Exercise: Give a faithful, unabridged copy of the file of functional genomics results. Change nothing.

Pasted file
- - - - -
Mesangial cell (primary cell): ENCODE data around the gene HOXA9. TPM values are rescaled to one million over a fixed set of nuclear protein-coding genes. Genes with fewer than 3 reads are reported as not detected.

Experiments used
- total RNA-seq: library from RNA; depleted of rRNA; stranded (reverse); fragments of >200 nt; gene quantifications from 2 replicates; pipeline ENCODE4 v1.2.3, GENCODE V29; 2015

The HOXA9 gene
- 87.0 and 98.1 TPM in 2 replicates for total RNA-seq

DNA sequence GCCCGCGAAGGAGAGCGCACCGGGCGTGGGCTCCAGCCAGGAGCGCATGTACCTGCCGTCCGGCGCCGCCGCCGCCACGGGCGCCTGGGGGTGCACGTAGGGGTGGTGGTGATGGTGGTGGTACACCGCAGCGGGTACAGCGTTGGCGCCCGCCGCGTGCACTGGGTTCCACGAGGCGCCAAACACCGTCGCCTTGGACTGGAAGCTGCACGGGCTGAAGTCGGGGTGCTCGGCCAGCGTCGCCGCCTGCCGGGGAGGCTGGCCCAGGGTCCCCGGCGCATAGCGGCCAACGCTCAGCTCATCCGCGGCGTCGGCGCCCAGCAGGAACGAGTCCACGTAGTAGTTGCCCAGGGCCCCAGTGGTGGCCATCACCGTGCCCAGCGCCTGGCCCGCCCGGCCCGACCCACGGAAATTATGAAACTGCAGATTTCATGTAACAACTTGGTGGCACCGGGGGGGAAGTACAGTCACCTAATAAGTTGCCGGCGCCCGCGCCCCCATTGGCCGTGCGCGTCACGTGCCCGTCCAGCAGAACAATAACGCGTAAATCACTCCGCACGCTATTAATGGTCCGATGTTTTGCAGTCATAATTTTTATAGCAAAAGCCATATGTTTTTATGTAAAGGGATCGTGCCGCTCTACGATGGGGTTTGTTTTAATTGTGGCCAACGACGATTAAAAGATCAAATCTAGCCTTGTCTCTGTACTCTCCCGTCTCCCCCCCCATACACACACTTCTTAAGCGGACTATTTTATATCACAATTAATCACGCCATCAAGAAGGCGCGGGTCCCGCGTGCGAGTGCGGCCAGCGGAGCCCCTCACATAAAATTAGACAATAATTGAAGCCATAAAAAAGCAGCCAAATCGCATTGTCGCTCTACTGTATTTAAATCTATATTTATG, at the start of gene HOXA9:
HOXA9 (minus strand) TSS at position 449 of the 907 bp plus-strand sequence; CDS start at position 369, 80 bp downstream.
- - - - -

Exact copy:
Mesangial cell (primary cell): ENCODE data around the gene HOXA9. TPM values are rescaled to one million over a fixed set of nuclear protein-coding genes. Genes with fewer than 3 reads are reported as not detected.

Experiments used
- total RNA-seq: library from RNA; depleted of rRNA; stranded (reverse); fragments of >200 nt; gene quantifications from 2 replicates; pipeline ENCODE4 v1.2.3, GENCODE V29; 2015

The HOXA9 gene
- 87.0 and 98.1 TPM in 2 replicates for total RNA-seq

DNA sequence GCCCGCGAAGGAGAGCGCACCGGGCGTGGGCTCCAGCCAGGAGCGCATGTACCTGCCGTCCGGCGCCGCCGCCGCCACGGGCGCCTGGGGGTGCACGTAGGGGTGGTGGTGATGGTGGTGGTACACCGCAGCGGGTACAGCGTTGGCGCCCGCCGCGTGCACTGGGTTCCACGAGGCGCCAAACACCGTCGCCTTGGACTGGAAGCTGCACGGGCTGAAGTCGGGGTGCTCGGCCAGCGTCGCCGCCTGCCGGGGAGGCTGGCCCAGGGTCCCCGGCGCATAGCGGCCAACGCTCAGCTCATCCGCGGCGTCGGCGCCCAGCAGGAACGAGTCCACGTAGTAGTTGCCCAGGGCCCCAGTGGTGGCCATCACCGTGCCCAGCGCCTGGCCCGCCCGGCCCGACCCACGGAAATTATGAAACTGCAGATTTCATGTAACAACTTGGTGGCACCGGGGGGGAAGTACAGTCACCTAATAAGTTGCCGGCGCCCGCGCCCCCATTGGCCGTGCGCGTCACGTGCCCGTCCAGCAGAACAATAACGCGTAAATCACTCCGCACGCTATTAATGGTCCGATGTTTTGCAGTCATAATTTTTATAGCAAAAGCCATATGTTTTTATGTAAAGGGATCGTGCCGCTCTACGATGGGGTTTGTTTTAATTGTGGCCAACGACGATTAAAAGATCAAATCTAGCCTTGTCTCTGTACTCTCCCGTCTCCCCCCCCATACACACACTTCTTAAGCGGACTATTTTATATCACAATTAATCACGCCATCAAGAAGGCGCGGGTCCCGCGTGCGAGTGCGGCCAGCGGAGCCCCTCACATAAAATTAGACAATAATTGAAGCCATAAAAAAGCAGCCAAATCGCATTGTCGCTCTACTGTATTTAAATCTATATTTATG, at the start of gene HOXA9:
HOXA9 (minus strand) TSS at position 449 of the 907 bp plus-strand sequence; CDS start at position 369, 80 bp downstream.